Mi­grant hum­ming­birds re­turn­ing

Now is good time to hang feed­ers

The Covington News - - Agriculture & Outdoors -

FORSYTH — Ruby-throated hum­ming­birds and other avian ac­ro­bats are re­turn­ing to Ge­or­gia from their win­ter­ing grounds to the south. Ruby-throated “hum­mers” may travel more than 600 miles from Mex­ico to Ge­or­gia.

“If you haven’t al­ready seen a ruby-throated hum­ming­bird in your back­yard, you should soon,” said Jim Ozier, a Nongame Con­ser­va­tion Sec­tion pro­gram man­ager with the state’s Wildlife Re­sources Di­vi­sion.

Fol­low­ing the long, gru­el­ing mi­gra­tion, this diminu­tive bird must seek out about half its weight in food ev­ery day. Typ­i­cal body weight of a ruby-throated hum­ming­bird is 3 to 3.4 grams. To main­tain their high me­tab­o­lism, hum­ming­birds must feed fre­quently on high-en­ergy food sources such as rich but eas­ily di­gested nec­tar, or tree sap that col­lects in yel­low-bel­lied sap­sucker for­ag­ing holes. Hum­ming­birds also need pro­tein, which they ob­tain by eat­ing tiny spi­ders and small soft-bod­ied in­sects found on flow­ers or in sap­sucker holes in trees.

Hum­ming­bird en­thu­si­asts can pro­vide rich food sources for th­ese travel-weary vis­i­tors by plant­ing coral hon­ey­suckle, columbine, bee balm and other na­tive plants, as well as by putting up hum­ming­bird feed­ers. Pe­ri­od­i­cally clean feed­ers, mak­ing sure that all molds and bac­te­ria are re­moved. But do not use harsh clean­ing agents. Feed­ers can be eas­ily cleaned in dish­washer or with mild soap and warm wa­ter.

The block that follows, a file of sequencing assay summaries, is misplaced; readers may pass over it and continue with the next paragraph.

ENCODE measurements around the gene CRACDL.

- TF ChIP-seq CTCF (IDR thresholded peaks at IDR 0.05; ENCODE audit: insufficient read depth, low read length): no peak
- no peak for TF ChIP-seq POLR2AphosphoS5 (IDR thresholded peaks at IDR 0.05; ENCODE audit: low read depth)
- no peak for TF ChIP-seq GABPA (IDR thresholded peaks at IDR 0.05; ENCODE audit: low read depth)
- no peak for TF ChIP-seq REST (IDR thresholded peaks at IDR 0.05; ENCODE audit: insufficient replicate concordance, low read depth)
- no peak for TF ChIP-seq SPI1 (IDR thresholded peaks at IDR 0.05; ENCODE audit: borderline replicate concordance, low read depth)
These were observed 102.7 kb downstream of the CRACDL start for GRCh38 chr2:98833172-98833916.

Re­fill hum­ming­bird feed­ers ev­ery few days with a sim­ple mix of one part sugar to four parts wa­ter. For best re­sults, bring the wa­ter to a boil be­fore adding the sugar and then con­tinue to boil three to four min­utes, al­low­ing the mix­ture to cool be­fore fill­ing your feeder. Re­frig­er­ate un­used por­tions.

Home­own­ers who seem to en­joy the great­est suc­cess in at­tract­ing hum­ming­birds com­bine the use of feed­ers with plant­ing flow­ers that pro­duce an abun­dance of nec­tar. When plant­ing flow­ers for hum­ming­birds, in­cor­po­rate flow­ers that bloom from early spring through fall. Flower gar­dens will also at­tract a variety of other en­joy­able nec­tar­feed­ers such as but­ter­flies.

Oc­ca­sion­ally, “lost” mi­grant hum­ming­birds not con­sid­ered na­tive to this re­gion are seen at feed­ers. To re­port un­usual hum­ming­birds seen in your back­yard, please con­tact Wildlife Re­sources’ Nongame Con­ser­va­tion Sec­tion at (478) 994-1438. In­for­ma­tion sheets on Ge­or­gia’s hum­ming­birds can be found at www.geor­giaw­ildlife.com.

Ge­or­gians can sup­port con­ser­va­tion projects for hum­ming­birds and other nongame wildlife by buy­ing a wildlife li­cense plate fea­tur­ing a ruby-throated hum­ming­bird or a bald ea­gle and U.S. flag for their ve­hi­cle, or by do­nat­ing to the “Give Wildlife a Chance” state in­come tax check­off. The check­off and nongame li­cense plate sales are pri­mary fund­ing sources for the Nongame Con­ser­va­tion Sec­tion, which re­ceives no state ap­pro­pri­a­tions.

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